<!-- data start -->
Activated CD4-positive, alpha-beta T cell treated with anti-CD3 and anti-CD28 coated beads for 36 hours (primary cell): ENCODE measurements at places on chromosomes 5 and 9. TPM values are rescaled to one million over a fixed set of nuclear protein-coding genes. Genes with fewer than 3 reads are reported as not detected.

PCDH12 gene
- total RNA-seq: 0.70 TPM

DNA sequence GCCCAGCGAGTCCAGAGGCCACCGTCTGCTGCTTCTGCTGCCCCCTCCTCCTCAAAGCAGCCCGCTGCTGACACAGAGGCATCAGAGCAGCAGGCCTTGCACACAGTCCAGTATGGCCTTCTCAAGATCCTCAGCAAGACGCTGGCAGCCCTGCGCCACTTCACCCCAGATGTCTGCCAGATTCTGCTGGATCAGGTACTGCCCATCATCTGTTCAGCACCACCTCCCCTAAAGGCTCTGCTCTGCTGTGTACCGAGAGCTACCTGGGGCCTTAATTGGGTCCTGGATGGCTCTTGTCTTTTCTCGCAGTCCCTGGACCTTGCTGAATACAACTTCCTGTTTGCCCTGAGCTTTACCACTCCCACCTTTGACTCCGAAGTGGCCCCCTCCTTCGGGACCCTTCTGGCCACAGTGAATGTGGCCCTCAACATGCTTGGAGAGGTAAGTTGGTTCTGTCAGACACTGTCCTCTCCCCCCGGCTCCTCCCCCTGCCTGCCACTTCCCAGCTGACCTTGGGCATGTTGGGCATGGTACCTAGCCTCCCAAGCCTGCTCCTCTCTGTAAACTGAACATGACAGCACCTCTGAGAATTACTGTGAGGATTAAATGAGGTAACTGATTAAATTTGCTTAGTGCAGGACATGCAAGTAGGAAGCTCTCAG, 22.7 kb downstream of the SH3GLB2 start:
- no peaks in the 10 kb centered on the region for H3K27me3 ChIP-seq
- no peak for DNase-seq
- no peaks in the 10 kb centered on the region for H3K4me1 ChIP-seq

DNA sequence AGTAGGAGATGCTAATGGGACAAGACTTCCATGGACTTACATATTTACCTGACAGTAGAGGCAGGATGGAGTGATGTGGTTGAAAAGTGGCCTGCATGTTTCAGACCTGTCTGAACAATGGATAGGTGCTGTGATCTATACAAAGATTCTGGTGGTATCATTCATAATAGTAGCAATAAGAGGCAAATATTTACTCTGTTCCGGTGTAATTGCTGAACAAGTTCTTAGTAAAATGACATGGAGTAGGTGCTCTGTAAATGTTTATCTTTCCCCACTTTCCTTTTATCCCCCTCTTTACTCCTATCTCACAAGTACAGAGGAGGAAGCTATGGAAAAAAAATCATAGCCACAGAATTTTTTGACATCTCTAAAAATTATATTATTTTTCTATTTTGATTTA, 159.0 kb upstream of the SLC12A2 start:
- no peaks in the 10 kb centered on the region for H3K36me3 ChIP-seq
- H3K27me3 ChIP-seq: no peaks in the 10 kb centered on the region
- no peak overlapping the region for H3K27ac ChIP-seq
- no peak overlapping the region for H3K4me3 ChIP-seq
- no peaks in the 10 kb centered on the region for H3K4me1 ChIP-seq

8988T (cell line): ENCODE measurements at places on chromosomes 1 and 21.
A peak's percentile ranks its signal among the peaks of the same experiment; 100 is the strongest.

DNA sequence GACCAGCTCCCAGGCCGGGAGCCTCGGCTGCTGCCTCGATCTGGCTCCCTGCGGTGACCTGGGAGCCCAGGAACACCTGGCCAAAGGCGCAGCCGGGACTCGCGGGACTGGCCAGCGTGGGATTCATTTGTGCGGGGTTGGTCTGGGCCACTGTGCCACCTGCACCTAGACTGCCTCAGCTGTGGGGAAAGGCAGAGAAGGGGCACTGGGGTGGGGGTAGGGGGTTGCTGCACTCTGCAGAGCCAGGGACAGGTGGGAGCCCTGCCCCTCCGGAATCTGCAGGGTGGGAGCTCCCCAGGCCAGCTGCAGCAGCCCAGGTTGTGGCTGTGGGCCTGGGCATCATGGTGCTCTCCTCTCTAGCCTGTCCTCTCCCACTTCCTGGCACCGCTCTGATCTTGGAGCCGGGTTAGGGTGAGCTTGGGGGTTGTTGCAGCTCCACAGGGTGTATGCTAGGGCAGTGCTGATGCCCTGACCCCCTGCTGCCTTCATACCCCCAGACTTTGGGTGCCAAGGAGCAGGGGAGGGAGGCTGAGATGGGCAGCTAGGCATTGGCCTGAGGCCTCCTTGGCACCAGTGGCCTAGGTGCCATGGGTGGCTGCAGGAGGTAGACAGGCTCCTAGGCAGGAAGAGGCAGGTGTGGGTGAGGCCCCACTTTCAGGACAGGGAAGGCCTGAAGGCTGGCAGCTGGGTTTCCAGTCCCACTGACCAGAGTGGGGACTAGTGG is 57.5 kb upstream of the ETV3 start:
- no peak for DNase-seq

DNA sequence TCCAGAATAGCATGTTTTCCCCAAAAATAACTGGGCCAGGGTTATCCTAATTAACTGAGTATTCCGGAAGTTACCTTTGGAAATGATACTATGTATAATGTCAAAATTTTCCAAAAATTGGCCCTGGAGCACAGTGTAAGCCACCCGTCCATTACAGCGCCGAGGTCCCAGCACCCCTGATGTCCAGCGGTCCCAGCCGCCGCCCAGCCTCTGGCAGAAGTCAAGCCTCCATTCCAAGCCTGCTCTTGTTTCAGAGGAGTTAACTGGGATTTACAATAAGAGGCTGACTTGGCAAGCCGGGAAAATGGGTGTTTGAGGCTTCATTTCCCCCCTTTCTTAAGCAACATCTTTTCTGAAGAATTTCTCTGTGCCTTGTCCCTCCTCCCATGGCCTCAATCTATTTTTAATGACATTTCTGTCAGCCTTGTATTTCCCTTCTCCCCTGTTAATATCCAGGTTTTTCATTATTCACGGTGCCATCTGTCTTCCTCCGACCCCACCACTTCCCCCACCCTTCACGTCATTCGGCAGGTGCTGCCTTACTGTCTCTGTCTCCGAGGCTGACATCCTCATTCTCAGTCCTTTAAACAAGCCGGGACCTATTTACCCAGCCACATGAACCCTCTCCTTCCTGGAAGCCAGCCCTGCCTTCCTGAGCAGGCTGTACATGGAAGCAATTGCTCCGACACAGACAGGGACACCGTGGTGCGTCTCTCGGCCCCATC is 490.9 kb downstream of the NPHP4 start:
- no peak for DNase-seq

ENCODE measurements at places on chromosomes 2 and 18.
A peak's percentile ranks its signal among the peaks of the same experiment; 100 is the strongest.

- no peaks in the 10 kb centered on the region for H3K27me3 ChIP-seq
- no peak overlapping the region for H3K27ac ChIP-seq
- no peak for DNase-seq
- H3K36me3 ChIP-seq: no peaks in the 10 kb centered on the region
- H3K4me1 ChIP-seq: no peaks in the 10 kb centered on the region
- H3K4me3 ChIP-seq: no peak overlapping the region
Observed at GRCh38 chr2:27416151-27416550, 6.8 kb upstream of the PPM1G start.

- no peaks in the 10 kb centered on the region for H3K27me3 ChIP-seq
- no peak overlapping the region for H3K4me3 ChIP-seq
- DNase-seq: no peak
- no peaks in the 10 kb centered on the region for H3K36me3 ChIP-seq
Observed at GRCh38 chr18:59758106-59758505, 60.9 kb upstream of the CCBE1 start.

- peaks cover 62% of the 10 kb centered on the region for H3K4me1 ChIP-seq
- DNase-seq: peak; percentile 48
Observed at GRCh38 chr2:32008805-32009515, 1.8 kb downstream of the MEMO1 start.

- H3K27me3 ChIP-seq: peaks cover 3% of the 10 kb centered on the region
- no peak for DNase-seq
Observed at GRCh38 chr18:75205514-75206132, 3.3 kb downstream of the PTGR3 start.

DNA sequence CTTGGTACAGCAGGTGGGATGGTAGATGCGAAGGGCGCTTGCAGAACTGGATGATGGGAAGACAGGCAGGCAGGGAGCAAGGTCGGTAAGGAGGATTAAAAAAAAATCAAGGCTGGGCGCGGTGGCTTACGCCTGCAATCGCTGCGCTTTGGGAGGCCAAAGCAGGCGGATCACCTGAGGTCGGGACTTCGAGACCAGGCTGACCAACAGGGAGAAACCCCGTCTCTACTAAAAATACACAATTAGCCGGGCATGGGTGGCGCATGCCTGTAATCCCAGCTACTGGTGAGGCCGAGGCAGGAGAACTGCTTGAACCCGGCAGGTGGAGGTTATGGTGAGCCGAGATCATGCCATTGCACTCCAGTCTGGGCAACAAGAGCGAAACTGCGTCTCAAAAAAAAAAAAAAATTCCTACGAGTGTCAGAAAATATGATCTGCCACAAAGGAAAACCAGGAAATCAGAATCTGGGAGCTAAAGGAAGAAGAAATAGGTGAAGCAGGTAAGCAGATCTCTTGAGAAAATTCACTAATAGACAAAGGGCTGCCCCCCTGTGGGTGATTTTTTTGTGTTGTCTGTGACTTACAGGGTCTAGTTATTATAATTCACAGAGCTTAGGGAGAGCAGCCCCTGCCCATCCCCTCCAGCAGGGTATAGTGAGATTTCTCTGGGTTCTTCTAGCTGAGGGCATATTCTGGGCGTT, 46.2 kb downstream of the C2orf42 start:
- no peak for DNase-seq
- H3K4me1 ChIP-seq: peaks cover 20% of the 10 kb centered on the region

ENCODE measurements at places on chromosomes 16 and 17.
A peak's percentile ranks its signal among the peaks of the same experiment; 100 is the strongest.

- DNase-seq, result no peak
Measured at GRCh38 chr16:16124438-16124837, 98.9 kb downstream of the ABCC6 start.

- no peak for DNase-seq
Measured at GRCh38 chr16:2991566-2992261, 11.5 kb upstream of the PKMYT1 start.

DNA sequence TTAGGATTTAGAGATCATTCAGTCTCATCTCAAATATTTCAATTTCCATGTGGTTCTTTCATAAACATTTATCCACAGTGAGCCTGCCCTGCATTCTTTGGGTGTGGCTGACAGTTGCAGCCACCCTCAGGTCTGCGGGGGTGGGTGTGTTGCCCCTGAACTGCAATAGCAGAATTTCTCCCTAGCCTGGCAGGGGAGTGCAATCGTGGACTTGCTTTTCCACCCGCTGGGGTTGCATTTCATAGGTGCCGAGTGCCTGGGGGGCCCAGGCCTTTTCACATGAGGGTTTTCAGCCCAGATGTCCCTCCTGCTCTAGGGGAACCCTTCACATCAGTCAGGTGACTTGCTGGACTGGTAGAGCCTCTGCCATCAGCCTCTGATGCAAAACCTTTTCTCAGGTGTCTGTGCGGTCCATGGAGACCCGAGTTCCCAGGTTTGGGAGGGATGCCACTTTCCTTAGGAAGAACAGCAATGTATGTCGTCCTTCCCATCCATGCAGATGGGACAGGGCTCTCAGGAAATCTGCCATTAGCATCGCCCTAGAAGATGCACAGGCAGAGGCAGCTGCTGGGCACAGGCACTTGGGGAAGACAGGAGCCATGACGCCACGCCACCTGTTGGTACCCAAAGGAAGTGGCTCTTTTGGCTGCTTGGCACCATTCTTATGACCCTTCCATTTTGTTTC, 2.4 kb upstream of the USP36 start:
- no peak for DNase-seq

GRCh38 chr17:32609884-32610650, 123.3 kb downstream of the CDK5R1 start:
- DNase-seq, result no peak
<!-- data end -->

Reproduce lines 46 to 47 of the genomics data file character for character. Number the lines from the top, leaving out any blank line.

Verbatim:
Measured at GRCh38 chr16:16124438-16124837, 98.9 kb downstream of the ABCC6 start.

- no peak for DNase-seq